The CyanogenMod project has finally acknowledged that the 1,000,000+ devices running CyanogenMod come with a gaping security hole – default root access. With privacy issues and app permissions becoming more of a concern to smartphone users, running a jail-broken (rooted) device negates any security and data safeguards that Google has tried to build into the OS.
So, in an attempt to keep everyone happy, while improving security, the team has decided on a compromise that will allow enthusiasts to keep using root privileges but also provide better default security for the majority of users. Starting with the first public CyanogenMod 9 alpha builds, root access has been disabled by default but with the option to enable it again. The new changes allow root access to be selectively enabled with four states available:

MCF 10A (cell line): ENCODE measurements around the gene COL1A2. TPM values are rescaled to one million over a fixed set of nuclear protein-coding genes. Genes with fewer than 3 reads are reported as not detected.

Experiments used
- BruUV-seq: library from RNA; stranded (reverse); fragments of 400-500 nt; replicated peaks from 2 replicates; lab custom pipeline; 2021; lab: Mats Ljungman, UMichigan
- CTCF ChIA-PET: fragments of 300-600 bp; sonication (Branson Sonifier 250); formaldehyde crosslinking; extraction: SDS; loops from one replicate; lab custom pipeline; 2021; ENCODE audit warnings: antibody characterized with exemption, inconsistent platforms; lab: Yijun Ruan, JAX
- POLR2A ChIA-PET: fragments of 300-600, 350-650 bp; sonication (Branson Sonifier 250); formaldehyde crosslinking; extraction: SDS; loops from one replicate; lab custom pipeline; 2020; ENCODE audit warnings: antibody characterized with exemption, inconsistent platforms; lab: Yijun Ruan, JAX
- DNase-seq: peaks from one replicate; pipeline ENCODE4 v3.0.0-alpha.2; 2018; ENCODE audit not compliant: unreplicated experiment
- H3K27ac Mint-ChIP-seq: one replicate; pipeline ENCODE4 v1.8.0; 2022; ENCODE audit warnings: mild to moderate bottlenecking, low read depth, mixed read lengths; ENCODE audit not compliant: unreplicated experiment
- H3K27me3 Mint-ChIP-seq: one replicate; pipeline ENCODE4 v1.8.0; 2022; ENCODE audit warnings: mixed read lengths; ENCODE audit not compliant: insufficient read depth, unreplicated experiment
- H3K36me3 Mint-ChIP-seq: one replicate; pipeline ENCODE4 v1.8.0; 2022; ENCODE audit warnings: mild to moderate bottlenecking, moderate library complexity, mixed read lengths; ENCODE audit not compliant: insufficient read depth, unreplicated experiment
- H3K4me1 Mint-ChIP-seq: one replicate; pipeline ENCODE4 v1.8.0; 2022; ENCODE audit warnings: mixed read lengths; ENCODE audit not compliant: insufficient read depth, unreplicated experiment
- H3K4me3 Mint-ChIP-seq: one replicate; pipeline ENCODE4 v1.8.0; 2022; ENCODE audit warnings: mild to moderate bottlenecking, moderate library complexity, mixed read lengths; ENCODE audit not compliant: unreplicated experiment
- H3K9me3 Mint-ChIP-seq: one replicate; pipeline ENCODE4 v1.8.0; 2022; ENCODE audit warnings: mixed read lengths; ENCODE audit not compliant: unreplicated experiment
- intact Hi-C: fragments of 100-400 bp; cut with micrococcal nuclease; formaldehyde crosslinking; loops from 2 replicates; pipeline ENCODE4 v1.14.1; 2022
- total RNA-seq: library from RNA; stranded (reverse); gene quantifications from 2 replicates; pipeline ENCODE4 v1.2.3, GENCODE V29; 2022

- Enabled for ADB only
- Enabled for Apps only
- Enabled for both ADB and Apps.
This means that on a default CyanogenMod 9 installation, root usage will have to be explicitly enabled by the user. If a user is fully aware of the implications of enabling root (including the fact that any root enabled application may perform actions that can compromise security and privacy), then they are free to enable it. As before, apps that request root (by calling the su binary) will be redirected to SuperUser.apk where the user can grant access. SuperUser.apk is also used to manage which apps have root permission as well as monitor the usage of the permission.
Why the concern?
With root enabled, any app installed on the phone has unrestricted access to functionality that would normally be off limits to an app. This super user access has given rise to specific types of Android malware that can circumvent smartphone security mechanisms either by using the existing root access or by actually jail-breaking the phone during its installation process. With root access, the malware can access parts of the API that are supposed to be protected by the permissions system.
“We honestly believe there are limited uses for root on CyanogenMod, and none that warrant shipping the OS defaulted to unsecured” wrote Jef Oliver, a member of the CyanogenMod team.